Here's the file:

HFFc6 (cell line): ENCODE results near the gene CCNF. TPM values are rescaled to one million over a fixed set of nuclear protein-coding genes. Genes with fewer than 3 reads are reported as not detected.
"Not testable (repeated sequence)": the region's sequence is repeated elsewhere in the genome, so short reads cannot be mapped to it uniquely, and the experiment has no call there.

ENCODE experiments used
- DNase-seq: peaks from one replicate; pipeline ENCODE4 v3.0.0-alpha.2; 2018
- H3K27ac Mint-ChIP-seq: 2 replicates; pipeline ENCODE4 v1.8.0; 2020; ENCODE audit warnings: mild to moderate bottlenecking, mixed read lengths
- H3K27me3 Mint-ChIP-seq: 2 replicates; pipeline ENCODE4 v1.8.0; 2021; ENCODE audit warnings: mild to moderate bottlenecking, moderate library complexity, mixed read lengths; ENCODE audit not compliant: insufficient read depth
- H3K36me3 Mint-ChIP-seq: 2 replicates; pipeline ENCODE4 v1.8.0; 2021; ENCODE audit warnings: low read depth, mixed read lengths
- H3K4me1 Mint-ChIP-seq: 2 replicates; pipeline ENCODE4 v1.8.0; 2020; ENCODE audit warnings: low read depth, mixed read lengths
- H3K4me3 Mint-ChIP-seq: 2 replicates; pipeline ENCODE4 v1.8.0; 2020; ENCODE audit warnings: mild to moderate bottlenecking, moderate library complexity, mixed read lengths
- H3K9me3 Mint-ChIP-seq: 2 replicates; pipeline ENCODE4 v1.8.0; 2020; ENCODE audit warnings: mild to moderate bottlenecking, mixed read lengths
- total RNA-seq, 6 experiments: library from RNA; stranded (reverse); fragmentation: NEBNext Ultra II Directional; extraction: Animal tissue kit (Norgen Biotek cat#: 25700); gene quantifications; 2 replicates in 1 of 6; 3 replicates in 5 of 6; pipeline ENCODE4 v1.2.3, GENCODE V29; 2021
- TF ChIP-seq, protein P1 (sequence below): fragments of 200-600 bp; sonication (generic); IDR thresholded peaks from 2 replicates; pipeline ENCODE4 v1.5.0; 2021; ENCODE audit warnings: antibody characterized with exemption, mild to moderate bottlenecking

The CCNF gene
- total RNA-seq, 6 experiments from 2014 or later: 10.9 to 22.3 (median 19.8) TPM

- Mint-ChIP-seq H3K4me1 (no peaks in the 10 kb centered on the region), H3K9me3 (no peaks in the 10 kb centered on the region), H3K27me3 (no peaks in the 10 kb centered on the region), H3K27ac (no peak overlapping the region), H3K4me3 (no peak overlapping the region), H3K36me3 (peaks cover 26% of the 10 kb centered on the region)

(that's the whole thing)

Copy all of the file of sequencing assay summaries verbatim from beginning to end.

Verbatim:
HFFc6 (cell line): ENCODE results near the gene CCNF. TPM values are rescaled to one million over a fixed set of nuclear protein-coding genes. Genes with fewer than 3 reads are reported as not detected.
"Not testable (repeated sequence)": the region's sequence is repeated elsewhere in the genome, so short reads cannot be mapped to it uniquely, and the experiment has no call there.

ENCODE experiments used
- DNase-seq: peaks from one replicate; pipeline ENCODE4 v3.0.0-alpha.2; 2018
- H3K27ac Mint-ChIP-seq: 2 replicates; pipeline ENCODE4 v1.8.0; 2020; ENCODE audit warnings: mild to moderate bottlenecking, mixed read lengths
- H3K27me3 Mint-ChIP-seq: 2 replicates; pipeline ENCODE4 v1.8.0; 2021; ENCODE audit warnings: mild to moderate bottlenecking, moderate library complexity, mixed read lengths; ENCODE audit not compliant: insufficient read depth
- H3K36me3 Mint-ChIP-seq: 2 replicates; pipeline ENCODE4 v1.8.0; 2021; ENCODE audit warnings: low read depth, mixed read lengths
- H3K4me1 Mint-ChIP-seq: 2 replicates; pipeline ENCODE4 v1.8.0; 2020; ENCODE audit warnings: low read depth, mixed read lengths
- H3K4me3 Mint-ChIP-seq: 2 replicates; pipeline ENCODE4 v1.8.0; 2020; ENCODE audit warnings: mild to moderate bottlenecking, moderate library complexity, mixed read lengths
- H3K9me3 Mint-ChIP-seq: 2 replicates; pipeline ENCODE4 v1.8.0; 2020; ENCODE audit warnings: mild to moderate bottlenecking, mixed read lengths
- total RNA-seq, 6 experiments: library from RNA; stranded (reverse); fragmentation: NEBNext Ultra II Directional; extraction: Animal tissue kit (Norgen Biotek cat#: 25700); gene quantifications; 2 replicates in 1 of 6; 3 replicates in 5 of 6; pipeline ENCODE4 v1.2.3, GENCODE V29; 2021
- TF ChIP-seq, protein P1 (sequence below): fragments of 200-600 bp; sonication (generic); IDR thresholded peaks from 2 replicates; pipeline ENCODE4 v1.5.0; 2021; ENCODE audit warnings: antibody characterized with exemption, mild to moderate bottlenecking

The CCNF gene
- total RNA-seq, 6 experiments from 2014 or later: 10.9 to 22.3 (median 19.8) TPM

- Mint-ChIP-seq H3K4me1 (no peaks in the 10 kb centered on the region), H3K9me3 (no peaks in the 10 kb centered on the region), H3K27me3 (no peaks in the 10 kb centered on the region), H3K27ac (no peak overlapping the region), H3K4me3 (no peak overlapping the region), H3K36me3 (peaks cover 26% of the 10 kb centered on the region)